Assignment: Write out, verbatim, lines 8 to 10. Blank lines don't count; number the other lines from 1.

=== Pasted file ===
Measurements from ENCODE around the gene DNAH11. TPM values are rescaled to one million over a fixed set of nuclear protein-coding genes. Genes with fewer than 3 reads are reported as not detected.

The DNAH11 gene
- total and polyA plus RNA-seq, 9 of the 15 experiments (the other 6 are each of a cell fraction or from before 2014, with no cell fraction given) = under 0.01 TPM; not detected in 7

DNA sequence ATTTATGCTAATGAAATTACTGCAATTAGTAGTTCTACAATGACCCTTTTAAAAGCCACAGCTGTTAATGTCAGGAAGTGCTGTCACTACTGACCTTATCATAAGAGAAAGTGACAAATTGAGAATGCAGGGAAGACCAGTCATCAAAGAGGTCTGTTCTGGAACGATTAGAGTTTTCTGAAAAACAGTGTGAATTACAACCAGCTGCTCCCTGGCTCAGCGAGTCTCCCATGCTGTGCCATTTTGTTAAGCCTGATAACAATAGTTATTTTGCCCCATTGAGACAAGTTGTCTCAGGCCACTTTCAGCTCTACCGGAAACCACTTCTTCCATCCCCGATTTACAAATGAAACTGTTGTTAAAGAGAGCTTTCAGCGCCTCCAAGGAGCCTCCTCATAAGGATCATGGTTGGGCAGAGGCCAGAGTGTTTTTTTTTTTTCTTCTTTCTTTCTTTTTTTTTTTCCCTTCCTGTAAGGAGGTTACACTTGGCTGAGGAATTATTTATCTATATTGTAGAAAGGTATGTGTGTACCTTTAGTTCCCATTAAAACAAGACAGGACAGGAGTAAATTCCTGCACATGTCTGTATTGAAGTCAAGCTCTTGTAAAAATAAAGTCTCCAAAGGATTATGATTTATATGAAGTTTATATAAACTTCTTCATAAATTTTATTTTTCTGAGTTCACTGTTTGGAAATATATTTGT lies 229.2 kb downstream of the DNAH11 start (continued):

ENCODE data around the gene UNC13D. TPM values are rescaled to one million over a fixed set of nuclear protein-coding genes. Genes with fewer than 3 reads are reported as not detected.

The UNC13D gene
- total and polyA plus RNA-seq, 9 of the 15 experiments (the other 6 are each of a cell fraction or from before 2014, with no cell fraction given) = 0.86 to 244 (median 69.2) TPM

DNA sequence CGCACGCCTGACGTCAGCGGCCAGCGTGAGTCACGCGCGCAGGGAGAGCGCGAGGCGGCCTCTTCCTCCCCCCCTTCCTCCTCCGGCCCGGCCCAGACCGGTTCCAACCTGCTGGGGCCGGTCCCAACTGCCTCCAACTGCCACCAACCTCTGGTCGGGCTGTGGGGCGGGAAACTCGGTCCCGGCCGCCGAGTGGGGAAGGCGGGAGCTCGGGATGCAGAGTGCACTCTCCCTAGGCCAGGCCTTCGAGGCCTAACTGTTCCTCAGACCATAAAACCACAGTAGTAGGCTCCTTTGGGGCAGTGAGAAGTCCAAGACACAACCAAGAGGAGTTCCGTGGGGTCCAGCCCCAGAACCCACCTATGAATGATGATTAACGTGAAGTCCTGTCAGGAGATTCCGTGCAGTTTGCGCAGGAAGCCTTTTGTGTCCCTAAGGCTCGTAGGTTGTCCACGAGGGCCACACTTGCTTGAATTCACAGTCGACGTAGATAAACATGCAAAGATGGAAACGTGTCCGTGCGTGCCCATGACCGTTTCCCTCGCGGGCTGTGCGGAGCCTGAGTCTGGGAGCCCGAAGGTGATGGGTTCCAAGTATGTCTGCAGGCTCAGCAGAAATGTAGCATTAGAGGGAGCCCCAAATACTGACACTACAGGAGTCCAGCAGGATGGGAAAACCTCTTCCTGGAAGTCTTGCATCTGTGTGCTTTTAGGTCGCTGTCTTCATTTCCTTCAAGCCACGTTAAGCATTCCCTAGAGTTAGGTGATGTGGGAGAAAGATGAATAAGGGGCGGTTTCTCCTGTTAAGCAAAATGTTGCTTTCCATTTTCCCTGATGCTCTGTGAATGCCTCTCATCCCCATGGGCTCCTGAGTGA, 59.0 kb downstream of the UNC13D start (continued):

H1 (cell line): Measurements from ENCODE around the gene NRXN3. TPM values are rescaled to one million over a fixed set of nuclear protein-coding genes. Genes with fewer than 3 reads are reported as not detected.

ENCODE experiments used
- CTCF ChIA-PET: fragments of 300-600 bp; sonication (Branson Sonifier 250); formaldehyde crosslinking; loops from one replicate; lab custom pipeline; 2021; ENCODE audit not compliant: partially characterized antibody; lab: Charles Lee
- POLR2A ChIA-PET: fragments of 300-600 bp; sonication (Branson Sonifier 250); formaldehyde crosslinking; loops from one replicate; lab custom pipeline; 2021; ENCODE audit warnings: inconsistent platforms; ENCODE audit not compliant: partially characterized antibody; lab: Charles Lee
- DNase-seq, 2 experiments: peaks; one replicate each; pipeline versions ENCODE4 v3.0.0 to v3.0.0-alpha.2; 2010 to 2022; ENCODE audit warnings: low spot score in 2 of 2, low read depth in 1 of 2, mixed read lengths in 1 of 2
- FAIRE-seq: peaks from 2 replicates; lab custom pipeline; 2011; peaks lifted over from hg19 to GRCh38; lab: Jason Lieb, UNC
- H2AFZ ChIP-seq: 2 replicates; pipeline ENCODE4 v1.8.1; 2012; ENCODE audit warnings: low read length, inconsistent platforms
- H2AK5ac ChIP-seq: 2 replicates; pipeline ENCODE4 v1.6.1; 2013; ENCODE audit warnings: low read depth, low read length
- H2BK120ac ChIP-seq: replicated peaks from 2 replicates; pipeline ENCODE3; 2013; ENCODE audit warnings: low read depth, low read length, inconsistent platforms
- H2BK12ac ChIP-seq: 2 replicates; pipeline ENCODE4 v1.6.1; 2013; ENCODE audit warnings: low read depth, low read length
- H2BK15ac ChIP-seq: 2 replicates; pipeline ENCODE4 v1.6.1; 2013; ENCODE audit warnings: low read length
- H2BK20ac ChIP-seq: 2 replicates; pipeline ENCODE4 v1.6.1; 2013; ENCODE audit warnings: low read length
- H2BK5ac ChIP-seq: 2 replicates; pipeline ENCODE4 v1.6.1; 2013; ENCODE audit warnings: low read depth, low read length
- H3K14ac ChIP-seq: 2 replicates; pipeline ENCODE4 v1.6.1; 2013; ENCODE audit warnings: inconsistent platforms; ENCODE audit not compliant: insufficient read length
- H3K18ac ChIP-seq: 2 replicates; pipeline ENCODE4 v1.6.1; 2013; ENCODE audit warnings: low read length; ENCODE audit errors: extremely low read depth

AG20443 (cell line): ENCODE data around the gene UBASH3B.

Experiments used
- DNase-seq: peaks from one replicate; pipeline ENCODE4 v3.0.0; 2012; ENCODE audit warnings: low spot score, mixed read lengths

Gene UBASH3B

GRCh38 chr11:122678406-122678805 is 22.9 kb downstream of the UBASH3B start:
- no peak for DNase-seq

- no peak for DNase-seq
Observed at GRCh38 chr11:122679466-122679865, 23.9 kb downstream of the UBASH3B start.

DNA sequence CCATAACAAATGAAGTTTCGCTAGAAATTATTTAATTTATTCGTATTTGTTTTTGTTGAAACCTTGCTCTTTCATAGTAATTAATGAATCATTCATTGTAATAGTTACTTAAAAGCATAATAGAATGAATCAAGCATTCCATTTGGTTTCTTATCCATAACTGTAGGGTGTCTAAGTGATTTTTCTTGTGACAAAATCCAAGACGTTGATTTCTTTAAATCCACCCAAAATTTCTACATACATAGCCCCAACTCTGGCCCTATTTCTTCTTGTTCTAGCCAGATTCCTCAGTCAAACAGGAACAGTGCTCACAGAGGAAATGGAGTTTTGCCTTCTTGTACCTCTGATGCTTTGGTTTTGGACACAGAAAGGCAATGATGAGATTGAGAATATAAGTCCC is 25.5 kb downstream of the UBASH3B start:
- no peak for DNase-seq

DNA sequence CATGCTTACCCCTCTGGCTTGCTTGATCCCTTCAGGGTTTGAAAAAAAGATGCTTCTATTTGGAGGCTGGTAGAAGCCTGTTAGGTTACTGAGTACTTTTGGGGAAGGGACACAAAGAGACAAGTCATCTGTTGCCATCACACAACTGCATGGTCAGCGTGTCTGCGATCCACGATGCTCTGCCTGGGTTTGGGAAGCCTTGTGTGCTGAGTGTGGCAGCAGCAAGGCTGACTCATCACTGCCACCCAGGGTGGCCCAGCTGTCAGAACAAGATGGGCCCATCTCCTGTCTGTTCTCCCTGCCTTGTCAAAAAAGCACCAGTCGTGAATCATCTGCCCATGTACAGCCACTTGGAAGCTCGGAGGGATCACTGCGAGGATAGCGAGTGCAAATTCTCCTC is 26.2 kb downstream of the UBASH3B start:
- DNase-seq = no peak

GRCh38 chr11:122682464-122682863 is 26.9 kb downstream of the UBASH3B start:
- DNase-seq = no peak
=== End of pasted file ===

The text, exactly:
DNA sequence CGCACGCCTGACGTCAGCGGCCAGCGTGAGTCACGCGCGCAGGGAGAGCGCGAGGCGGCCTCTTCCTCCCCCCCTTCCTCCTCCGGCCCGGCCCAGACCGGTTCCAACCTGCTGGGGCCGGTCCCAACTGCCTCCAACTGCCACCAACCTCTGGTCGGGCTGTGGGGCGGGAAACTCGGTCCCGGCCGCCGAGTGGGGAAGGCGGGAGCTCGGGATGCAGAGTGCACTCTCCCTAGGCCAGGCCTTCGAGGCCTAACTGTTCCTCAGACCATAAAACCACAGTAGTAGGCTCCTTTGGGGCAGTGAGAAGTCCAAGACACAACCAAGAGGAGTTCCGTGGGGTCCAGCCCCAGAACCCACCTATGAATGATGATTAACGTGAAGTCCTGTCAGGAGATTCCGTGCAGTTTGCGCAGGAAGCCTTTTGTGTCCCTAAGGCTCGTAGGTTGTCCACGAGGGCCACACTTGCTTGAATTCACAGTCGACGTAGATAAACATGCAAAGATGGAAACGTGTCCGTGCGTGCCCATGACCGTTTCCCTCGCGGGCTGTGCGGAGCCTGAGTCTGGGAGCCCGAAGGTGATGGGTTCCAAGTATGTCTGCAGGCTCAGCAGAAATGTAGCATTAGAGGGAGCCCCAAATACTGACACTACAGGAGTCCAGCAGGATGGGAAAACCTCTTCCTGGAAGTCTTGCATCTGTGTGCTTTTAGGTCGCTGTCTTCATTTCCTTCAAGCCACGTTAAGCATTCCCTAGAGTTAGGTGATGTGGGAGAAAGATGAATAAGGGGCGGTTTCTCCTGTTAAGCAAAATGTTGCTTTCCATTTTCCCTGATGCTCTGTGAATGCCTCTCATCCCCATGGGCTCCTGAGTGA, 59.0 kb downstream of the UNC13D start (continued):

H1 (cell line): Measurements from ENCODE around the gene NRXN3. TPM values are rescaled to one million over a fixed set of nuclear protein-coding genes. Genes with fewer than 3 reads are reported as not detected.

ENCODE experiments used